I returned to a high school classroom a few weeks ago. Check out that picture above. The triumphant return of Mr. Tanner. To a black box theatre, nonetheless.
There’s a social justice class at State College Area High School. And I came in and led an hour of social justice theatre. With a bunch of high school seniors. Some juniors, too.
It’s been a lifetime since I was a high school teacher. A lifetime since I was Mr. Tanner. I wrote at the end of my book Whiteness, Pedagogy, and Youth in America that the Mr. Tanner my high students knew during the 2012-2013 school year feels distant to me. I’m seven years into being a college professor. My high school teacher self still feels very distant.
But he wasn’t distant as I bounced around the black box theatre at State College Area High School on a Monday morning. Leading students through drama exercises. Settling back into a familiar routine. Finding the energy to keep up with teenagers. Laughing at them. And with them. Talking about power dynamics and race. Doing something I’ve done countless times in my life. It felt like I traveled back through time for an hour. Mr. Tanner. I even had a lanyard!
Incidentally, let me remind you that Whiteness, Pedagogy, and Youth in America won the 2020 David H. Russell award for Distinguished Teaching in English. I’m an award winner, baby! Distinguished, even! My return to State High reminded me that working with high school students in a black box theatre is better than winning awards.
I’m not sure that I could go back to teaching high school.
First, there’s the hours. I would arrive an hour before classes started to prepare for my day. Plan my classes. Make copies and organize the classroom. And I’d usually go for a run first. So my alarm was set at 5:00am. Or earlier. And I helped to run the theatre programs. I’d be at the school until 10:00pm if we were producing a play. 6:00pm or 7:00pm if we were rehearsing. Those were long days. Twenty-something Sam was fine with it. Thirty-something Sam started to struggle. I fear that forty-something Sam would collapse on the spot.
Next, there’s the energy. Lordy, but teenagers have energy. Trying to keep up with them is hard enough. Channeling that energy is another task altogether. Again, twenty-something Sam was cool with it. Forty-something Sam needs a nap. A long one.
This isn’t to say that I’m not swamped with my current job. College kids can be a handful too. And don’t get me started on chasing tenure. Or the work of raising two young people who are as loud as sirens and as chaotic as, well, this chaotic universe. And whose bright idea was it to co-found and work as artistic director of an improv theatre? Let’s not kid ourselves. Forty-something Sam remains busy. But the pace of life is a little less grueling. A little bit, anyway.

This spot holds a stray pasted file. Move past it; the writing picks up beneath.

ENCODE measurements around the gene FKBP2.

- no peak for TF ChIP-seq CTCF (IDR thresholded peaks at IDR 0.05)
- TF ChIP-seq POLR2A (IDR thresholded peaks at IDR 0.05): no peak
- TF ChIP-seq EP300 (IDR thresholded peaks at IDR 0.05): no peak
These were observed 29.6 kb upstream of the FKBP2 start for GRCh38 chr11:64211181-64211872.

It was good to be Mr. Tanner first first hour. I can’t imagine having to return to that role for second hour. Or third. Or fourth. Or Tuesday. Or Wednesday. You get the idea.
I’m getting tired just thinking about it.
I’ll return to the class at State High in the spring. As part of a research project. I like that part of my job. Education professors are free to experiment. To dream up a different sort of teaching and learning. And to write about it. And think about it. That’s what most of my articles are about, anyway.
So I still have some windows back into the past. Back into the meaningful work of building something with young people.
Look, there’s nothing in my mind that compares with bringing a group of almost-adults into peaceful relationship with each other. To think together. To feel together. To improvise and experiment. High school students are still so open. They haven’t settled into the worn-out scripts our society offers us as adults. Republican or Democrat or rich or poor or winner or loser or this or that or the other thing. There’s a degree to which those boring identities can blur when a group of people come together in a classroom through things like theatre games. Or playbuilding exercises. We can, for a moment anyway, imagine a different way to be. There’s such potential in that. Kurt Vonnegut wrote that your soul grows whenever you create something. I think that is true. And how much more does your soul grow when you create something with others. And that’s what school should be. And that’s what I was able to facilitate, on a tiny scale, the other morning. It felt so good to step back into creating spaces where people build together.
I wrote about a dream I had at the end of Playing with Sharp Objects. Playing with Sharp Objects, incidentally, did not win any awards. It barely sold any copies. I ended the book by describing a dream in which I returned to the black box classroom I taught in at Cooper High School. And I finished sharing that dream by writing that there was no place I’d rather be.
There’s such potential in a healthy classroom. In a space where people are coming together to build something new. To be made new by participation in such building. It’s a buzz. Vital energy. And I was reminded of that vital energy as I walked out of State College Area High School the other day.
What a good thing it is to build with others.